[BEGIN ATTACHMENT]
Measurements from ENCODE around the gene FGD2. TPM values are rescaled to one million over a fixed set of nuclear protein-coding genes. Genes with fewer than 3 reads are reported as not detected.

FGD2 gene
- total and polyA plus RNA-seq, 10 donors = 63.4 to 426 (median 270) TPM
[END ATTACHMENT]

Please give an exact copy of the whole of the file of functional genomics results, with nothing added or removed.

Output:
Measurements from ENCODE around the gene FGD2. TPM values are rescaled to one million over a fixed set of nuclear protein-coding genes. Genes with fewer than 3 reads are reported as not detected.

FGD2 gene
- total and polyA plus RNA-seq, 10 donors = 63.4 to 426 (median 270) TPM